Lacuna's Song

[OOC This is a tale told by an unreliable narrator, full of sound and fury, signifying nothing.]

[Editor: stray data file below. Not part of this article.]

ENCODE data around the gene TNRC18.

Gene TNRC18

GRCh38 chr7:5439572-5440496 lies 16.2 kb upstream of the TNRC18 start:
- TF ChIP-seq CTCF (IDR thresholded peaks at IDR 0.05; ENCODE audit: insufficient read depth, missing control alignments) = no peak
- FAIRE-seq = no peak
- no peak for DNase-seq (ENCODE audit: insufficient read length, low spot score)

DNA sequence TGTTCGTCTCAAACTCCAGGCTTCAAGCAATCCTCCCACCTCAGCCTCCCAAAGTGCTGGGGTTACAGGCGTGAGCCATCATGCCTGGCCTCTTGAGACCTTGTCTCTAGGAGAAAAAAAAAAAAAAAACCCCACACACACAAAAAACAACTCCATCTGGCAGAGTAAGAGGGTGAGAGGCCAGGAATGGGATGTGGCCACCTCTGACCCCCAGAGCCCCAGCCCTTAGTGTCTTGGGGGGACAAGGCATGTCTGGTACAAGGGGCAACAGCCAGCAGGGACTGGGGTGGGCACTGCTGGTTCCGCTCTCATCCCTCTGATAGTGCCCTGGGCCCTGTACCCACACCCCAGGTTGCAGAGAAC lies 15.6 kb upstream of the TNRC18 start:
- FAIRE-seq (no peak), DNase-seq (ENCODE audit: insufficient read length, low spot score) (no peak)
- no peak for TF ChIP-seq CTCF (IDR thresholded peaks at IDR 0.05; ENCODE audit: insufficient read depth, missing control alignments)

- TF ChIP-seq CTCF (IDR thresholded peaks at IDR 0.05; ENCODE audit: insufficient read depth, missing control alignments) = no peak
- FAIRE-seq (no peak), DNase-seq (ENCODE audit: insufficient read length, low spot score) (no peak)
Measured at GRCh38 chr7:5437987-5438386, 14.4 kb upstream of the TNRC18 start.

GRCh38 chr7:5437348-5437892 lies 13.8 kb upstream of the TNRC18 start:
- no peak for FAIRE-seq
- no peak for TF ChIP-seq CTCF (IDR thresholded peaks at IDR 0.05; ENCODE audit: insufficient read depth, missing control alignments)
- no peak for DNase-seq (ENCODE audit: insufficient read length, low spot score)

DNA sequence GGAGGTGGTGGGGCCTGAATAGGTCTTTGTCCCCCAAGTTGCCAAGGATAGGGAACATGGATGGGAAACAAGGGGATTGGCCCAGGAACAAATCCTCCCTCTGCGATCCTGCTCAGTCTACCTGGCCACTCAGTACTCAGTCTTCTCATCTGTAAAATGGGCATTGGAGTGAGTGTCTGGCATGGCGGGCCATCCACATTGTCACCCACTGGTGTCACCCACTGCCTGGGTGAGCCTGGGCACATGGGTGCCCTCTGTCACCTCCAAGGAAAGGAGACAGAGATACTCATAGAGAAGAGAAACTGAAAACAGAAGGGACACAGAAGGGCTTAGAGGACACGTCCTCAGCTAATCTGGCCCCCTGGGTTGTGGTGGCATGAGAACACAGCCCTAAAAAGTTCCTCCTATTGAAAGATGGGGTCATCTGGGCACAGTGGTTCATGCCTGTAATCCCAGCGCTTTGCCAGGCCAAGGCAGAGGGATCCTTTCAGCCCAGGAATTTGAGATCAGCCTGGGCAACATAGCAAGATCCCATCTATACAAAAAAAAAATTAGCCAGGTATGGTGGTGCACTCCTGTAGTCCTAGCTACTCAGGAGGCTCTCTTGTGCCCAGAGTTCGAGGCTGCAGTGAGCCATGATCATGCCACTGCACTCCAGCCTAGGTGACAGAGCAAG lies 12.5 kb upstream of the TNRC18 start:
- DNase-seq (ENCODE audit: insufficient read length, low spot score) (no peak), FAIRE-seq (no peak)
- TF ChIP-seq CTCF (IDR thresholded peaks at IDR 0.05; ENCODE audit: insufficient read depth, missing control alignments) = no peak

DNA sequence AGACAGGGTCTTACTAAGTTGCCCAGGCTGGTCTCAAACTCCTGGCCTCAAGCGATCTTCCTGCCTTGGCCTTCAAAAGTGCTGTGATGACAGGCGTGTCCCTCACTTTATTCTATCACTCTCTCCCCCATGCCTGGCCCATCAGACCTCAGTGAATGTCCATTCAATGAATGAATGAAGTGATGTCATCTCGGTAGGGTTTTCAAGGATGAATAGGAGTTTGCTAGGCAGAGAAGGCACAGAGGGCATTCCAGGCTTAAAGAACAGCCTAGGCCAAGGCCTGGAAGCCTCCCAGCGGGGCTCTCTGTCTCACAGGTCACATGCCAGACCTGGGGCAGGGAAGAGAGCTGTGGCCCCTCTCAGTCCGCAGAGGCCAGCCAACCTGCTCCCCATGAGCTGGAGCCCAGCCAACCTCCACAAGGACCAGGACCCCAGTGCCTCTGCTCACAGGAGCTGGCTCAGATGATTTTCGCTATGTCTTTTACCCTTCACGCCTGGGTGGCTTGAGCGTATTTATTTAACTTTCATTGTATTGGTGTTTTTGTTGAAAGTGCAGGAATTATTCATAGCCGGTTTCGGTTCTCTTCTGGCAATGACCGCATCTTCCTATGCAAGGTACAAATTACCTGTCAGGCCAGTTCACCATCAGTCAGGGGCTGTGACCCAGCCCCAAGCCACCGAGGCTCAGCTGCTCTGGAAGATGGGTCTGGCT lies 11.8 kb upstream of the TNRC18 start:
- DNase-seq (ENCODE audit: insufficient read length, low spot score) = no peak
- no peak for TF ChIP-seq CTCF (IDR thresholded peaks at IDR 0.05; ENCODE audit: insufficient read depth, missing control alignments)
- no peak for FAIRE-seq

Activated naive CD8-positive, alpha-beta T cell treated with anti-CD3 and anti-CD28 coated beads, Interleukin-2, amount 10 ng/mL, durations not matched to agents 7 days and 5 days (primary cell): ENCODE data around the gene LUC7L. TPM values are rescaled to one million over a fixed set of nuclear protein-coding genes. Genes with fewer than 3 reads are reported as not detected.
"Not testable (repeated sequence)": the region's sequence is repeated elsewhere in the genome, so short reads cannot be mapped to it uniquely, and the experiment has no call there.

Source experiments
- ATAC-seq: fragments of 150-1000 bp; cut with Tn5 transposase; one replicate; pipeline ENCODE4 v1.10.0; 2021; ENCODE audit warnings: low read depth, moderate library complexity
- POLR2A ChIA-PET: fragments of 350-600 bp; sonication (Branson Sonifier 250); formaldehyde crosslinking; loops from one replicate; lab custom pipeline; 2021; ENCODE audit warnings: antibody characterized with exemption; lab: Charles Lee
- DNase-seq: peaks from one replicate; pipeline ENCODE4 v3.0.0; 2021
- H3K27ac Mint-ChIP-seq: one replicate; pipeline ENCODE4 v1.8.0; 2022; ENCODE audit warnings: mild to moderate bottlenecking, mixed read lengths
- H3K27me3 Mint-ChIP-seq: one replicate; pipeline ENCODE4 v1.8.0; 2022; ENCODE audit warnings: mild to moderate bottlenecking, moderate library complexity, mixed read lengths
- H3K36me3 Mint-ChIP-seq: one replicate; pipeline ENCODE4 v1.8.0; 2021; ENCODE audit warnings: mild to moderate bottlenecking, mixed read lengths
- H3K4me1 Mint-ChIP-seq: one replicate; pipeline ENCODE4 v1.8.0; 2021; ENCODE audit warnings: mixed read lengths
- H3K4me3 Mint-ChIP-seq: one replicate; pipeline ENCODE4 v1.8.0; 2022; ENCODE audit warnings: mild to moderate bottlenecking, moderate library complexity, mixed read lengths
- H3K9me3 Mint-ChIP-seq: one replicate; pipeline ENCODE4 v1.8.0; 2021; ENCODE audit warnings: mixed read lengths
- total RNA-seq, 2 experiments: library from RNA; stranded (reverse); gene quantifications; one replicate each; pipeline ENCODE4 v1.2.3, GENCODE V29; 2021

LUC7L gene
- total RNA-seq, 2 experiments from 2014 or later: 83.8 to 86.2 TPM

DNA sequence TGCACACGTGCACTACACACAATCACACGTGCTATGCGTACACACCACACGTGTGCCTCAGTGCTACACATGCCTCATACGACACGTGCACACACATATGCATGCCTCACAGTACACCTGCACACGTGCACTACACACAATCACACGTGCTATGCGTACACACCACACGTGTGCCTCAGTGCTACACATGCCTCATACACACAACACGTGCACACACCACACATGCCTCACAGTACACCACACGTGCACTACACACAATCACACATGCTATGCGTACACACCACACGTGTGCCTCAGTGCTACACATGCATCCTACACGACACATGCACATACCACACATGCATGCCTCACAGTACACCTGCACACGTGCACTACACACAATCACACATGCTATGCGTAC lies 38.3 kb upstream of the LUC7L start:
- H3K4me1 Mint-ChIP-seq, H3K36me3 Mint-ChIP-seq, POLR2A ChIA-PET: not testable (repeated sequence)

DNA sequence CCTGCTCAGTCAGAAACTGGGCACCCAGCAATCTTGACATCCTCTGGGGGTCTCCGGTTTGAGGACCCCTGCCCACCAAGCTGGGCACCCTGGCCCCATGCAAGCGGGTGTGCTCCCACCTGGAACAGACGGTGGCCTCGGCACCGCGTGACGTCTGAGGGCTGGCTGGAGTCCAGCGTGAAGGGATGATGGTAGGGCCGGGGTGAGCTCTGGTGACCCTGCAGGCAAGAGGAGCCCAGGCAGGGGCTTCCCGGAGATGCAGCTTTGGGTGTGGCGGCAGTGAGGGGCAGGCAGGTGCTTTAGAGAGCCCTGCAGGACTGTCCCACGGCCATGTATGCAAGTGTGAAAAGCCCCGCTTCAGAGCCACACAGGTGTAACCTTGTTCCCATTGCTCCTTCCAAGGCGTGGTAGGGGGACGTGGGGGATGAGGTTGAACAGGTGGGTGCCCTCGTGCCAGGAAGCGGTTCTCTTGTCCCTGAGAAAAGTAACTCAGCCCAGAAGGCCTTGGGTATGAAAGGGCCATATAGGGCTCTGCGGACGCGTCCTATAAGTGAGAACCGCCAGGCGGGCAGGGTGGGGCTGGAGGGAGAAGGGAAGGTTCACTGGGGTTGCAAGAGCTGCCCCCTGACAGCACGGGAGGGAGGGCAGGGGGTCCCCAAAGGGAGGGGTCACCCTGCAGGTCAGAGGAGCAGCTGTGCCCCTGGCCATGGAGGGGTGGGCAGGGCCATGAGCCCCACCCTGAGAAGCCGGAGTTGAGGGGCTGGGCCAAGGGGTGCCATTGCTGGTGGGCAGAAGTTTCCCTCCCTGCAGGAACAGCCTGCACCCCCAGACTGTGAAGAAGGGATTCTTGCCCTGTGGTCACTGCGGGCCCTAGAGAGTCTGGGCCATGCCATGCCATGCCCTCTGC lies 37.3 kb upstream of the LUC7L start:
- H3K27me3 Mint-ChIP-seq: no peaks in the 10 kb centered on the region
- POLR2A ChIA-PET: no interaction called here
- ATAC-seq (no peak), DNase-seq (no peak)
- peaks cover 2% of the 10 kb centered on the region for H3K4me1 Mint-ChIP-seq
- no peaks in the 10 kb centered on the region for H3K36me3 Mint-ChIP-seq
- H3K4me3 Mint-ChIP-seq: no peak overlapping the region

Lacuna misses her sister, Marichia, bitterly. Marichia’s role in this is will be the hardest. She stifles a sob in case she wakes Spettra. Today had been hard, and her sister needed her rest, as will she when her turn comes to sleep.  She stirs the glowing embers of the camp fire and glances at the sleeping outline of her blood-sister.  She wonders at this new thing. Often, she had suffered cold while patiently trying to tease out mats from her beloved Prime Roots, and now this… She stands up and kicks the dead Matis male in the head. Idiot. He thought the fire would keep him safe through the night, like the comfort blanket his mother, no doubt, gave him.  The fire kept one warm, and offered protection from things that lurked in the dark places.  But fire also attracted their attention - a double edged blessing, much like Spettra’s axe.  These fires will make them weak. Good!  She would drag the idiot’s corpse out beyond the Ruins of Cryton Farm later.  The gruesome kirosta that had taken to following her and Spettra needed feeding if it was to grow strong. It had stopped trying to kill them a week ago, and now it seemed content to eat the gifts she and Spettra provided.  Lacuna stands and smiles, maliciously.  Soon, if she and Spettra successful, males would die.